In “The Death of Dreams,” Rehena Mirza follows up her “boring” comment (above): “Having one of my dreams is SO boring I wish someone were telling me theirs.” But her dream of repeatedly packing and moving, based on the actuality of her COVID-forced move to her husband’s hometown is both realistic and amusing. “Right now, the place where we all should be doesn’t exist yet.”
Caridad Svich’s dreams begin at 3:30AM, “the witching time of battered sleep…,” (another keeper phrase) when she harks back to the origin of life. Her “Under the Moon” is aptly titled.
In “Fallin’ Choppers Make a Mouf Real /Sharp-,” Erika Dickerson-Despenza dreams of “talking to God…in slumber…” The tubular set pieces might represent teeth, the press notes suggest, or organ pipes, but it felt to me as if I were inside a heart – maybe hers, but my own pulsed in time with the percussive accompaniment.Martyna Majok’s “Pandemic Dreams” skirts the nightmare boundary. Barely. Some of its deep, dense family-memory images are disturbing. “Your body falls up…you aren’t even in your own dream.” (Ms. Majok was awarded the 2018 Pulitzer Prize for Drama for her play “Cost of Living.”)
Liza Jesse Peterson’s “My Dream in this Moment” is a fierce litany of injustices perpetrated against people of color. “I really dream of white supremacy crumbling to smithereens, in a pile of rubble…not if, but when.” A time when “Black children will know…their skin is God’s gift wrapping…” Ms. Peterson does not waste a second of her four-plus minutes.Sam Chanse, in her “Secret Catastrophe,” sidesteps. “it’s been hard for me to dream lately,” she says, “because it’s been hard for me to sleep lately…it’s been like one single long-ass day.” You nailed it, Sam! (She does relate one about looking sideways out the ground-level window of a fallen skyscraper. A woman of unusual perspectives.)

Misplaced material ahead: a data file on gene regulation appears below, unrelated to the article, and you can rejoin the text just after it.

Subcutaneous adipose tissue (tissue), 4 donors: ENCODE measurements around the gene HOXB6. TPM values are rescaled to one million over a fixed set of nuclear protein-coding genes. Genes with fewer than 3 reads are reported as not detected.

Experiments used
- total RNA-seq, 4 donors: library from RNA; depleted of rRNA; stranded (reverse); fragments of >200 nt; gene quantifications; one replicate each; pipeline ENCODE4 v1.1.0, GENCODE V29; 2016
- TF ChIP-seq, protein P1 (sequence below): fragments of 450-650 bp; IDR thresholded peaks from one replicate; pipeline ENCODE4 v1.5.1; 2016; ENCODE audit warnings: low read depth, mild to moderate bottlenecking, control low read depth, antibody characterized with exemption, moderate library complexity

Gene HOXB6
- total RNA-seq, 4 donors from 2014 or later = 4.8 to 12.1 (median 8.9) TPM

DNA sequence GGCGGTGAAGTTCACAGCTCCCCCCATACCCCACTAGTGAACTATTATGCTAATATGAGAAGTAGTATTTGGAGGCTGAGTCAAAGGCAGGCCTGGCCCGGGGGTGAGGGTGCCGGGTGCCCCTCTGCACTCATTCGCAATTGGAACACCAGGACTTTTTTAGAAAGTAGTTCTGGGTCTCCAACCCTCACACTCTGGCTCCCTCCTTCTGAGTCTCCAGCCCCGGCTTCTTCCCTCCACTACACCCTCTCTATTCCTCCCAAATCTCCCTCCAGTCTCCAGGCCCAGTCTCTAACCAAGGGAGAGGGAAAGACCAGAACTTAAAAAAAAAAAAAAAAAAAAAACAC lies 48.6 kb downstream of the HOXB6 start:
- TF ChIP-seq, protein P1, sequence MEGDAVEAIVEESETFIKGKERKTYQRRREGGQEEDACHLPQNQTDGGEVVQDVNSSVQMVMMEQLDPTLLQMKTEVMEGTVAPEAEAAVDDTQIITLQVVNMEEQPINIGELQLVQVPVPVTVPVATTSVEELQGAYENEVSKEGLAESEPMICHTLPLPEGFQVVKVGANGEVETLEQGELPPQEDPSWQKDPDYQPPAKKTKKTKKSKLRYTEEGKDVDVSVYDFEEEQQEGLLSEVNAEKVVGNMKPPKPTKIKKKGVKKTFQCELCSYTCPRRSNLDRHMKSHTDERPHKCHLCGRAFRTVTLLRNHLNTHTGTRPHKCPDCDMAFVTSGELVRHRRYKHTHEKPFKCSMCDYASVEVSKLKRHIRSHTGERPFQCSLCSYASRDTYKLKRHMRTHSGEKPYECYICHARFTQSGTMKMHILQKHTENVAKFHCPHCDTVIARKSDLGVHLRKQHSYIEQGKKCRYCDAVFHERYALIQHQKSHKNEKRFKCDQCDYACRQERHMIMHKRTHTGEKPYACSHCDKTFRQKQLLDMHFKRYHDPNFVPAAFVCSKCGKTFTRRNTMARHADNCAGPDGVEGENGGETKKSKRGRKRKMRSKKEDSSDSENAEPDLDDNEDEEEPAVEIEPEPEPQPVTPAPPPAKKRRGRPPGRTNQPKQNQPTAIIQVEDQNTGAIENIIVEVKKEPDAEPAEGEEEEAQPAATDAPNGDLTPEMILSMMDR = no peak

In “Back to the Country,” Lucy Thurber hopes and wishes that when this “strange, broken, scary, frightening, hurtful time” passes, some positives will remain. Fewer planes in the sky; air somehow cleaner, better on her skin; more silence; the stars looking brighter. Even “live Zoom meetings” are among her favored assets. This Lucy is a far cry from Van Pelt.“A Dozen Dreams” leads back to the gauzy blue installation for Emily Mann’s “Spirit Dreams,” in which she recalls, in affectionate terms (“…it was a glorious feeling.”), Kecia Lewis’s entrance in “Betsy Brown” from 1991. Kecia, in response, sings an elegiac song adapted from the Old Testament book of Amos 9:13-15. (Behold, the days are coming, says the Lord.)
On this plaintive note, we are reminded that dreams are unlimited, and as “A Dozen Dreams” concludes, a soothing voice intones “Two dozen, Three dozen…Seven dozen, Eight dozen…” as the voice fades out.
“A Dozen Dreams” continues through Sunday, May 30 at Brookfield Place, 230 Vesey Street, NYC, with entry Wed. – Sat. from 2:00pm to 7:20pm and Sun. 12noon to 4:10pm with reservations during those times available at www.engardearts.org. One to two people are admitted at ten-minute intervals and tickets are free of charge. (Voluntary donations are accepted.)
Note that the settings pictured above are contained in relatively small compartments. The visual and sound contributions of the four-woman design team cannot be over-praised.